By Kevin Fleming, 401st Army Field Support BrigadeAugust 9, 2019
KUWAIT NAVAL BASE, Kuwait -- 401st Army Field Support Battalion-Kuwait personnel returned two vessels to the Army Prepositioned Stocks-5 inventory Aug. 7, here, after two Army maritime crews concluded their transportation mission in the Arabian Gulf.
The nine-month transportation mission was conducted in support of the entire theater, meaning these seafaring Soldiers were involved with multiple operations within U.S. Central Command's area of responsibility.
"I'm impressed by the teamwork and resiliency of these Soldiers who live in such close conditions for extended periods of time," said Lt. Col. Curtis Perkins, following his visit at the turn-in site. Perkins is the commander of 401st AFSBn-Kuwait, which operates APS-5.
"Their professionalism during this turn-in process set the conditions to prepare and issue these watercraft for future requirements," he said.
Both crews from the 97th Transportation Company, 7th Sustainment Brigade (Expeditionary), together returned two Landing Craft Utility vessels, each with thousands of individual pieces of equipment that had to be inventoried.
"We laid everything out and walked down the line with [APS-5 personnel] to record the items, then we put everything where it belonged," said Staff Sgt. James Barton, watercraft engineer, 97th TC, 7th SB, Joint Base Langley-Eustis, Virginia.
"The turn-in process usually runs pretty smoothly because we set everything up prior," Barton said.
While underway, Army maritime transportation units must be fully self-reliant for weeks at a time, meaning they have to know and trust their equipment implicitly, including fire response gear, weapons, and rescue tools.
That's why Staff Sgt. Kristopher Spearman, watercraft maintenance noncommissioned officer in charge, 401st AFSBn-Kuwait, said accountability and the highest level of equipment maintenance must be achieved. He added that getting the process right takes hundreds of hours and numerous recertification tasks to validate all the various watercraft at APS-5.
"Soldiers come to APS-5 and sign for equipment, so they're accountable for their entire vessel," he said. "They sign for it from us, and they get everything that's in the [technical manual] to maintain the vessel and to conduct missions."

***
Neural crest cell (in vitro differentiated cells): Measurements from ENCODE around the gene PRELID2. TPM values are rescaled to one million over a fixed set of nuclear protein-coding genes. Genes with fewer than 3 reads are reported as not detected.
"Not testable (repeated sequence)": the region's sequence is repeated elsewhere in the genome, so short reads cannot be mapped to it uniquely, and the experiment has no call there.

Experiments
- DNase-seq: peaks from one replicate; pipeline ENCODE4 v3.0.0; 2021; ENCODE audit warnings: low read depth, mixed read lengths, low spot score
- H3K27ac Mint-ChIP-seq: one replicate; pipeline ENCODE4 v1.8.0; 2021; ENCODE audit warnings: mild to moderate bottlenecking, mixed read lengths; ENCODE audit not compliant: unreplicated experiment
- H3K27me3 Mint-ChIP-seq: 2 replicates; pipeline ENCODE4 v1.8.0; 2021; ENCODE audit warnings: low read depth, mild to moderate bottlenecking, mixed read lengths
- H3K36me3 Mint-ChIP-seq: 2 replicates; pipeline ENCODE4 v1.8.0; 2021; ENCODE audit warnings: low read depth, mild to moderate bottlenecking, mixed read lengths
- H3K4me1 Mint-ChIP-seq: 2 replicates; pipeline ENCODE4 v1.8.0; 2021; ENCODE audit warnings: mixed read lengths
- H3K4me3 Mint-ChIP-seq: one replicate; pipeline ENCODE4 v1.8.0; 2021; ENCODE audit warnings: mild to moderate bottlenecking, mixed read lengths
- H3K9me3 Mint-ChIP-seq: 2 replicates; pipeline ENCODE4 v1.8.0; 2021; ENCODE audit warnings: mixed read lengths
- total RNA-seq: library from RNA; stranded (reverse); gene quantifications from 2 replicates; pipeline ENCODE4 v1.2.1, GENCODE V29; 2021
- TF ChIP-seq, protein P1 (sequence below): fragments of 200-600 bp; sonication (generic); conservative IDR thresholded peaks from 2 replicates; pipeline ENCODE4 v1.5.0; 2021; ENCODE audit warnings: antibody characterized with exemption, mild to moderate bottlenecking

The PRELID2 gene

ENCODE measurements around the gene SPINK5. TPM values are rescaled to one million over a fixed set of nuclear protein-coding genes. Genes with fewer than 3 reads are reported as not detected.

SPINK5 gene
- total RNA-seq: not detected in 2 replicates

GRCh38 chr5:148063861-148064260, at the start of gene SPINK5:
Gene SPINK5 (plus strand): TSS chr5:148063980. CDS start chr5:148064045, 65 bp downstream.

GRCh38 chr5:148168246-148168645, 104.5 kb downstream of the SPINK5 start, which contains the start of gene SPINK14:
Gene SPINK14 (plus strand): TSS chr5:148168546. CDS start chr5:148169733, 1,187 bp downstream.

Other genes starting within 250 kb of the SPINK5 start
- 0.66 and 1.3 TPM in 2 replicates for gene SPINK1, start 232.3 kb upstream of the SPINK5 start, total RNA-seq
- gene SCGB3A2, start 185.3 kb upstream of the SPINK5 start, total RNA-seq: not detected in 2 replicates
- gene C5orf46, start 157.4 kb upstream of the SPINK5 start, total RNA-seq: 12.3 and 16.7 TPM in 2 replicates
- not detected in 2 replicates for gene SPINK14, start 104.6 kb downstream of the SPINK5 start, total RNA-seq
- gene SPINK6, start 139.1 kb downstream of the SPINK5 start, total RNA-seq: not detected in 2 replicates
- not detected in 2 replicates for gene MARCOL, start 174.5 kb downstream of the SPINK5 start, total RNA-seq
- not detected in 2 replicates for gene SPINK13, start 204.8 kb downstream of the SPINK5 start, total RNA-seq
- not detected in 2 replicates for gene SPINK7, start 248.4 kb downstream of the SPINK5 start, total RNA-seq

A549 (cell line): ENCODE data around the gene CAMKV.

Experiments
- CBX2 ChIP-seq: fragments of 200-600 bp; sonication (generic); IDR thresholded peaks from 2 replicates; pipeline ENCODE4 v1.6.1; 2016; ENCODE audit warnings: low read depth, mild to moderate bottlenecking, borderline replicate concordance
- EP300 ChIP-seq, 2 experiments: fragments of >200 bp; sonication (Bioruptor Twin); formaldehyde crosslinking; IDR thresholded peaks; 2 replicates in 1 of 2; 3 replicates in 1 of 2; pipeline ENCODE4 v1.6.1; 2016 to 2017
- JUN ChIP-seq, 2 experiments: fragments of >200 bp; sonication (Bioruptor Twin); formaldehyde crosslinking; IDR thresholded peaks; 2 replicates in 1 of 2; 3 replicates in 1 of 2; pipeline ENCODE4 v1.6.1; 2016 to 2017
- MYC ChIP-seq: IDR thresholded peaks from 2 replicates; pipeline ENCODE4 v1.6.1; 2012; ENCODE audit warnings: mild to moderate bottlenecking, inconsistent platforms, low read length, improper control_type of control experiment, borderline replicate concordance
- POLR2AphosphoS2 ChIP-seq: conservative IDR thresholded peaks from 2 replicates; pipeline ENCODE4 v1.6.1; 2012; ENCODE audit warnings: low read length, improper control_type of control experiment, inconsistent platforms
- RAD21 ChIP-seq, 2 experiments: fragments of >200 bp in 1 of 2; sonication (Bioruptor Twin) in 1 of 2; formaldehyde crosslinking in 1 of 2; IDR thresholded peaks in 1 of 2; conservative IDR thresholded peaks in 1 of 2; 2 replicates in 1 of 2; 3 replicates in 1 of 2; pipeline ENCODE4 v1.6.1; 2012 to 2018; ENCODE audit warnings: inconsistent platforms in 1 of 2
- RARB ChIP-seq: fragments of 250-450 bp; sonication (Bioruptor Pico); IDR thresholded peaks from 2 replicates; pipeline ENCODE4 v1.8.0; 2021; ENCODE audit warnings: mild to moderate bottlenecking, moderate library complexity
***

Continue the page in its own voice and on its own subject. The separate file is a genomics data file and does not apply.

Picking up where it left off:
Spearman said the 401st AFSBn's watercraft personnel are laser-focused on getting the returned vessels back to the appropriate level of readiness.
APS-5 has one of the largest stocks of Army watercraft, accounting for more than 25% of the Army's total stock.
"It's difficult enough to maintain just these two vessels, let alone all the diverse vessels we have at APS-5," said Spearman.
The vessels stored at APS-5 are capable of heavy cargo transportation operations, which can include the movement of multiple M88 Armored Recovery Vehicles, M113 Armored Personnel Carriers, and other very heavy equipment.
"We carry all sorts of things," said Warrant Officer Max Janusz, vessel master, 97th TC, 7th SB. "At one point, we even had Navy boats on our deck."
The vessel master of an Army watercraft is the position equivalent to a civilian boat captain. Janusz is also the unit commander.
The inventoried vessels were the Molino Del Ray and the Mechanicsville.
This routine turn-in comes at a time when the Army is studying whether to reshape its maritime fleet to better address mission priorities. APS-5 watercraft operators said they are ready for whatever comes next.
"In our complex world of military logistics, it can be difficult to see ahead and know the best way forward, but for us it's very simple -- make it ready and be accountable," said Chief Warrant Officer 3 Rory Morris, watercraft maintenance officer in charge, 401st AFSBn-Kuwait.
"Whatever happens next to this equipment -- whether these vessels are headed for another mission or headed to the auction block -- I can say for certainty they will leave here in a functional status."
The 401st AFSBn-Kuwait owns and operates the entirety of APS-5, which in addition to the watercraft set includes an Armored Brigade Combat Team set, Infantry Brigade Combat Team set, a Sustainment Brigade set, and other equipment totaling about $6 billion in value.
401st AFSBn-Kuwait is a subordinate command under the 401st Army Field Support Brigade, which oversees most of the U.S. owned materiel within the CENTCOM area of responsibility.